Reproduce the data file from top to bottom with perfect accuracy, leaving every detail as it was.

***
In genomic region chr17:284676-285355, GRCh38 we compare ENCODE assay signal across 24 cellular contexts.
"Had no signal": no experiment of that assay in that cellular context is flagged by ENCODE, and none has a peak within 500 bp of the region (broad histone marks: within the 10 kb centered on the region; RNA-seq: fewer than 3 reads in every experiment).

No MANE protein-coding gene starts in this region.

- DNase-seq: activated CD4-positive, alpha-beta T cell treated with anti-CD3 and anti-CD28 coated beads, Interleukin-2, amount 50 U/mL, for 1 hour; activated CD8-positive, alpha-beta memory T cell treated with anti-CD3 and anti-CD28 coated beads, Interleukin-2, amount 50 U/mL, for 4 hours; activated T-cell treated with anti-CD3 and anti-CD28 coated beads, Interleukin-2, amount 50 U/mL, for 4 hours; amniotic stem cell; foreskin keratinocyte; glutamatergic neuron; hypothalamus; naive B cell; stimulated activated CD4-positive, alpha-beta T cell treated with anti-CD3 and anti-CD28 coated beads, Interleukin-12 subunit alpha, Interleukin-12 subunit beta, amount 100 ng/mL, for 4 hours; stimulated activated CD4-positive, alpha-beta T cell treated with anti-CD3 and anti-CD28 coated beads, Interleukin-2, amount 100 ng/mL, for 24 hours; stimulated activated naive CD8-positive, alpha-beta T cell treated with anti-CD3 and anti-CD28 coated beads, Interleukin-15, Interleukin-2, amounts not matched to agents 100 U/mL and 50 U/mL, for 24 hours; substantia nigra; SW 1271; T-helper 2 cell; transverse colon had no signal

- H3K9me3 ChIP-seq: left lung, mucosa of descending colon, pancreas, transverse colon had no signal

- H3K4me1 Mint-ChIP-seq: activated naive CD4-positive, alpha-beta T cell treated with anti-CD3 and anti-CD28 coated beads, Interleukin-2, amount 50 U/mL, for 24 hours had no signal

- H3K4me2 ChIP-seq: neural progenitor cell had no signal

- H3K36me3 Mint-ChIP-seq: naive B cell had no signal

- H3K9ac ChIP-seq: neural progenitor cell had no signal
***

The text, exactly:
In genomic region chr17:284676-285355, GRCh38 we compare ENCODE assay signal across 24 cellular contexts.
"Had no signal": no experiment of that assay in that cellular context is flagged by ENCODE, and none has a peak within 500 bp of the region (broad histone marks: within the 10 kb centered on the region; RNA-seq: fewer than 3 reads in every experiment).

No MANE protein-coding gene starts in this region.

- DNase-seq: activated CD4-positive, alpha-beta T cell treated with anti-CD3 and anti-CD28 coated beads, Interleukin-2, amount 50 U/mL, for 1 hour; activated CD8-positive, alpha-beta memory T cell treated with anti-CD3 and anti-CD28 coated beads, Interleukin-2, amount 50 U/mL, for 4 hours; activated T-cell treated with anti-CD3 and anti-CD28 coated beads, Interleukin-2, amount 50 U/mL, for 4 hours; amniotic stem cell; foreskin keratinocyte; glutamatergic neuron; hypothalamus; naive B cell; stimulated activated CD4-positive, alpha-beta T cell treated with anti-CD3 and anti-CD28 coated beads, Interleukin-12 subunit alpha, Interleukin-12 subunit beta, amount 100 ng/mL, for 4 hours; stimulated activated CD4-positive, alpha-beta T cell treated with anti-CD3 and anti-CD28 coated beads, Interleukin-2, amount 100 ng/mL, for 24 hours; stimulated activated naive CD8-positive, alpha-beta T cell treated with anti-CD3 and anti-CD28 coated beads, Interleukin-15, Interleukin-2, amounts not matched to agents 100 U/mL and 50 U/mL, for 24 hours; substantia nigra; SW 1271; T-helper 2 cell; transverse colon had no signal

- H3K9me3 ChIP-seq: left lung, mucosa of descending colon, pancreas, transverse colon had no signal

- H3K4me1 Mint-ChIP-seq: activated naive CD4-positive, alpha-beta T cell treated with anti-CD3 and anti-CD28 coated beads, Interleukin-2, amount 50 U/mL, for 24 hours had no signal

- H3K4me2 ChIP-seq: neural progenitor cell had no signal

- H3K36me3 Mint-ChIP-seq: naive B cell had no signal

- H3K9ac ChIP-seq: neural progenitor cell had no signal